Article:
I am pleased to announce the publication of my new book:
Statz, Michele. Lawyering an Uncertain Cause: Immigration Advocacy and Chinese Youth in the U.S. (Nashville: Vanderbilt University Press, 2018). 235 pp., ISBN: 9780826522092.
With public outrage rightfully centering on the U.S.’ treatment of young migrants and their families, this book explores critical and timely—and largely unconsidered—dimensions of mobility and advocacy:
- What are the motivations and perspectives of young migrants from regions other than Central America?
- What compels (and constrains) the legal advocates who work on these youths’ behalf?
- What are the long-term experiences of young migrants post-release—including the unanticipated consequences of a "successful" legal case?
Contextualized through histories of Chinese emigration, U.S. immigration policy, and ideologies of age and childhood, Lawyering an Uncertain Cause ethnographically traces the practices and aims of immigration cause lawyers alongside the transnational negotiations of their clients: young Chinese migrants who have been apprehended, designated “Unaccompanied,” and placed in removal proceedings. Bringing these perspectives together for the first time, this book subtly illuminates the consequential uncertainty at the heart of lawyering for and around youth mobility.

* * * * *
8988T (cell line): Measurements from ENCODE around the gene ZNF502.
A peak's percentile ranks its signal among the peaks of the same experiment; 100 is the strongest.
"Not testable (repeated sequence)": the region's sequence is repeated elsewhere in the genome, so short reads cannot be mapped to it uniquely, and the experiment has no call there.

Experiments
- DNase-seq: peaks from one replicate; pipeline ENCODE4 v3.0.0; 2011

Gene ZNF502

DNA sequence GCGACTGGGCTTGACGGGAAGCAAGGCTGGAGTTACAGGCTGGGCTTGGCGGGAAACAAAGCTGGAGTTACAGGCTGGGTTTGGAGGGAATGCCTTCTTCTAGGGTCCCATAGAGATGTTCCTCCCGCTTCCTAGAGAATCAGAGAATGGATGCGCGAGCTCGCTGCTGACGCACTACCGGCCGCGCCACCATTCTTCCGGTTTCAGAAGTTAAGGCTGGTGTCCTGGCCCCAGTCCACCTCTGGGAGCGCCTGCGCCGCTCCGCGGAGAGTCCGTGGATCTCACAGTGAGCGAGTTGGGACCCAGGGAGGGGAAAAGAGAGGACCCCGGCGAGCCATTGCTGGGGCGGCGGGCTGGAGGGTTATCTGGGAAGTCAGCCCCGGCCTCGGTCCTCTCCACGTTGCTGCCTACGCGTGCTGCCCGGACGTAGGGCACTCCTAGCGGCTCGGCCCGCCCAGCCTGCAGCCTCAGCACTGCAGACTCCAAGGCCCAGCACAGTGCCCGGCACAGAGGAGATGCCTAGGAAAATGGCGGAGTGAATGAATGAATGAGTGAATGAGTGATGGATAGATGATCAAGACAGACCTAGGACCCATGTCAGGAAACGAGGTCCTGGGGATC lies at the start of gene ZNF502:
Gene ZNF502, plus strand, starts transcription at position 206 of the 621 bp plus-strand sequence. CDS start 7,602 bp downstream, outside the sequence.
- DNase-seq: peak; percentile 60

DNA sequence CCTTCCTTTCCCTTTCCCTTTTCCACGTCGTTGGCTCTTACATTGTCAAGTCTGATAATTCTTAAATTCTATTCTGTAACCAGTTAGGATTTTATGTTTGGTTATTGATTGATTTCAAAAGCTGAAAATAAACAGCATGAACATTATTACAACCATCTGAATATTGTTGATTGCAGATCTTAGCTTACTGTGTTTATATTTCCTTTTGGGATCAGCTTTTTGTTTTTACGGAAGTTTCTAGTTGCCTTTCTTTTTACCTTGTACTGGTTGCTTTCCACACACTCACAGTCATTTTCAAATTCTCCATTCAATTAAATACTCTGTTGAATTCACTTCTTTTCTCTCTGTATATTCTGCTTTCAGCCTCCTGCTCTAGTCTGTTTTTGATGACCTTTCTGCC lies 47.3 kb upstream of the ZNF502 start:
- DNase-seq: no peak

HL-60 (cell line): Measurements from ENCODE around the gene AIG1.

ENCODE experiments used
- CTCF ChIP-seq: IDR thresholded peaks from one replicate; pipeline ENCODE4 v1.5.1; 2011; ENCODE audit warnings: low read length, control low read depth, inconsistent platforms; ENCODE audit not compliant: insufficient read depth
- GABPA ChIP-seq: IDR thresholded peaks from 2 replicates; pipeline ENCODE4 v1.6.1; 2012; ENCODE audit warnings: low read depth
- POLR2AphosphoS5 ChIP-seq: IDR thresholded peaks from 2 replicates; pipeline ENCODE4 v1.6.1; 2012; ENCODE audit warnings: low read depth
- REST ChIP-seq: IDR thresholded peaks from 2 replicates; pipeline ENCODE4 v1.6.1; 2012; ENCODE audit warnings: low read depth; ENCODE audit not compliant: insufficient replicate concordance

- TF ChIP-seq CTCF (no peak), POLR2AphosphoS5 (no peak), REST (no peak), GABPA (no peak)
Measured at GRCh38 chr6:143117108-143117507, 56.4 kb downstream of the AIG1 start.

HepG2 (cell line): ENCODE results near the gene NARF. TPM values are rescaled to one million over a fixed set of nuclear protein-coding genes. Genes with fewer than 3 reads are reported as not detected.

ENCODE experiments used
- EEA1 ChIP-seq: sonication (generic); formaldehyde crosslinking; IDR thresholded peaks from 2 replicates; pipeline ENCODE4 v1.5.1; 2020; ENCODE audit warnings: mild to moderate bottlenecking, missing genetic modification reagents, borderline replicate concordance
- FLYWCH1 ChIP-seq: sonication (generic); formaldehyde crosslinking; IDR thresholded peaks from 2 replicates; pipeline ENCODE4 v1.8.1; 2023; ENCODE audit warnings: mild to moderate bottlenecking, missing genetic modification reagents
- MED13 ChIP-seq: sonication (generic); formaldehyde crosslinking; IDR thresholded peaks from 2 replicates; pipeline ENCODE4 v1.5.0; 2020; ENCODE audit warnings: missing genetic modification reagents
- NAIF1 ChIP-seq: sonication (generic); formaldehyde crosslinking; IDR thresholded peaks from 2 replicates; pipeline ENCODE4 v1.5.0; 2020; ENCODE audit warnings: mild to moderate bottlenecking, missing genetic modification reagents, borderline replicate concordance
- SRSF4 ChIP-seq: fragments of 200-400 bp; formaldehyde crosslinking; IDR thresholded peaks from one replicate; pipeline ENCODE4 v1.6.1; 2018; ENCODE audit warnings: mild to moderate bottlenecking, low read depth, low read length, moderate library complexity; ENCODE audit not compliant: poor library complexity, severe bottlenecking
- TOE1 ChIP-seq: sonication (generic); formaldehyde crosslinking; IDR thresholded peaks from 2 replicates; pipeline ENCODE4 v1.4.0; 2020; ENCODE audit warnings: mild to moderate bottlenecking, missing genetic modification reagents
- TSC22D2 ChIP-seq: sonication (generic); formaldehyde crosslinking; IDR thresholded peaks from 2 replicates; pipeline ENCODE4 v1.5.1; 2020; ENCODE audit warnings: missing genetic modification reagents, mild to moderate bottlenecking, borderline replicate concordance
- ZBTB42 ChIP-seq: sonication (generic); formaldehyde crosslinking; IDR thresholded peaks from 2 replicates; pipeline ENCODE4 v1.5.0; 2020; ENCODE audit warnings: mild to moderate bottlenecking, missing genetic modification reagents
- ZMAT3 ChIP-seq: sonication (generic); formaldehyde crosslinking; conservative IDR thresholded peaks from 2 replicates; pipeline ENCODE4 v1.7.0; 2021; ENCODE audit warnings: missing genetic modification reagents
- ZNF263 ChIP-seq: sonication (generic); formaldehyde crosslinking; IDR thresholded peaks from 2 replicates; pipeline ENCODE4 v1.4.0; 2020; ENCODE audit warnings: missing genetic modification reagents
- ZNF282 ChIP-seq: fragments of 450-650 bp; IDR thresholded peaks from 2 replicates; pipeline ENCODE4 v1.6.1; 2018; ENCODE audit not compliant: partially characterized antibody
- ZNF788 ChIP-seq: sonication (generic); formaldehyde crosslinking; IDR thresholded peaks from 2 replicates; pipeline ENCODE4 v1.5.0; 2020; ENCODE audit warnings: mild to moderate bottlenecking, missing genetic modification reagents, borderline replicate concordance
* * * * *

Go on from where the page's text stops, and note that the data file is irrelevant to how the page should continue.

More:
Written to be accessible and widely read, Lawyering an Uncertain Cause will appeal to scholars and students of immigration, the anthropologies of law and/or childhood, Asian studies, sociolegal studies, labor studies, and rural “new destinations.” It will also be useful to legal practitioners and law students, particularly those interested in immigration law, child welfare, and the legal profession.
Table of Contents:
Preface: “The future doesn’t come to me”
1. “I didn’t think it was in her best interest”
2. The Cause in Theory and Practice
3. A Poetic and Practical Bridge: Reflections on Youth Mobility
4. Selecting Identity, Rejecting Context
5. The Spectacular Case
6. Limited Relief
7. Reflections on Instability and Inconclusiveness
More information can be found at: https://www.vanderbilt.edu/university-press/book/9780826522092